Patents provide legal protection to the patent holder by permitting the holder to restrict, or exclude altogether, others from utilizing the invention, process, or design protected by the patent for a specified period of time. GM seed can be protected through patents (seed varieties with genetic modifications can also be protected through PVPA certificates). The patentability of GM seed significantly reduced the practice of saving seed and created additional demand for patented seed for crops such as cotton, soybean, and others that do not display the natural IP protection of hybrid corn. There are a variety of patent types issued by the U.S. Patent and Trademark Office including Utility, Design, Plant, Reissue, and Statutory Invention Registration. For the Plant Sciences industry, Utility Patents and Plant Patents are the most relevant, both of which provide protection for up to twenty years from the date of the patent application filing:
- Utility Patents are issued for the invention of a process, machine, manufacture, or composition of matter, or improvements thereof. Most patents issued are Utility Patents, which are also referred to as "patents for invention."
- Plant Patents are issued for a new and distinct, invented, or discovered asexually reproduced plants including cultivated sports, mutants, hybrids, and newly found seedlings, other than a tuber propagated plant or a plant found in an uncultivated state.
It is interesting to see how significant moments in the evolution of the commercial seed industry coincided with the discovery or creation of IP protection. These protections were a critical component in the creation and advances in the industry, creating the legal framework for entities to innovate and profit from those innovations.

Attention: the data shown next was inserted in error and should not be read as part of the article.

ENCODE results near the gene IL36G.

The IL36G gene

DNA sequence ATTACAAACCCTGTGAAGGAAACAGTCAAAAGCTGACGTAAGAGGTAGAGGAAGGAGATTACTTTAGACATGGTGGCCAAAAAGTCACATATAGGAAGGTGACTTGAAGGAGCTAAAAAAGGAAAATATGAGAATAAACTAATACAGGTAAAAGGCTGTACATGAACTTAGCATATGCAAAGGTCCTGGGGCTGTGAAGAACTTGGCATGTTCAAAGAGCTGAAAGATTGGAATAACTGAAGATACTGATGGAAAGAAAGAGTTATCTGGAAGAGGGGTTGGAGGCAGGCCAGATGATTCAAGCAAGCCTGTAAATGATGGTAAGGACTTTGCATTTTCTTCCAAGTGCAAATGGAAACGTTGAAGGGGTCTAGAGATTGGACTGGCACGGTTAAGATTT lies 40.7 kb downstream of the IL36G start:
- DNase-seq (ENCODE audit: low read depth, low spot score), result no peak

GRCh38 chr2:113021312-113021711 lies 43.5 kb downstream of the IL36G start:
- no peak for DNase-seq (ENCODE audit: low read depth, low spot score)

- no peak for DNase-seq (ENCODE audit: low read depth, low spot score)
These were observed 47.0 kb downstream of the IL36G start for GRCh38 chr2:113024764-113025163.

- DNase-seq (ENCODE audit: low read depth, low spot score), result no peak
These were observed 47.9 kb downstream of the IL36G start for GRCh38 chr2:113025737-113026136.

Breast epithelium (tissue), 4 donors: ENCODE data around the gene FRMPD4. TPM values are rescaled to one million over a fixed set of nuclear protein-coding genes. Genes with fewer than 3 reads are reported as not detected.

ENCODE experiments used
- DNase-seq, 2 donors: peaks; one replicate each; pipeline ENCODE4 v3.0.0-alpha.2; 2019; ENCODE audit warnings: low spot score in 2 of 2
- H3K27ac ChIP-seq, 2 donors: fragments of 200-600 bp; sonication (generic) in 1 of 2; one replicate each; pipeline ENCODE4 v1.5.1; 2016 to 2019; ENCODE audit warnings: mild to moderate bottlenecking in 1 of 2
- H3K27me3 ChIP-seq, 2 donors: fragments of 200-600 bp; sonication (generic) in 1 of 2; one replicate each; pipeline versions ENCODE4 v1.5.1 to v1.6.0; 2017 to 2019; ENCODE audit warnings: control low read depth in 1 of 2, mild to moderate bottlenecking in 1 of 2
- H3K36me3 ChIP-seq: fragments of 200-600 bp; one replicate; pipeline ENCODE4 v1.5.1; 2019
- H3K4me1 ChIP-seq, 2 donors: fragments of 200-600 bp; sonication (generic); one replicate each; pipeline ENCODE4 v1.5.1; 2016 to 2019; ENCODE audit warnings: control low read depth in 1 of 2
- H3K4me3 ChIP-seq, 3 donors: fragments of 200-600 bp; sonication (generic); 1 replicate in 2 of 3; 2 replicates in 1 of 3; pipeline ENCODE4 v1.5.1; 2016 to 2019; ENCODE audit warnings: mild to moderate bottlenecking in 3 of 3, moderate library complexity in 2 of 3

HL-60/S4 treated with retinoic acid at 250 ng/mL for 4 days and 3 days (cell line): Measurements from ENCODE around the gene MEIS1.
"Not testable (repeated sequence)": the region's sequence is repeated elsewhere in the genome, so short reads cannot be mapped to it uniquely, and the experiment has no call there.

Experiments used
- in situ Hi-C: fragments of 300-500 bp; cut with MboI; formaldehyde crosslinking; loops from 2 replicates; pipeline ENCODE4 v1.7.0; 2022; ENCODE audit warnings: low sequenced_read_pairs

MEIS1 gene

RubinBrown has a dedicated group focused on the Life Sciences Industry to provide assurance, tax, and business advisory services for entities participating in the Life Sciences industry or supporting those that do. Specialized segments include Animal Health, Plant Sciences, Human Health, and Renewable Energy. For more information, please contact:
Steve Hays, CPA
Felicia Malter, CPA
Todd Pleimann, CPA
Kansas City Managing Partner
Rodney Rice, CPA
Jason Mannello, CFA
Plant Sciences Segment Leader
Under U.S. Treasury Department guidelines, we hereby inform you that any tax advice contained in this communication is not intended or written to be used, and cannot be used by you for the purpose of avoiding penalties that may be imposed on you by the Internal Revenue Service, or for the purpose of promoting, marketing or recommending to another party any transaction or matter addressed within this tax advice. Further, RubinBrown LLP imposes no limitation on any recipient of this tax advice on the disclosure of the tax treatment or tax strategies or tax structuring described herein.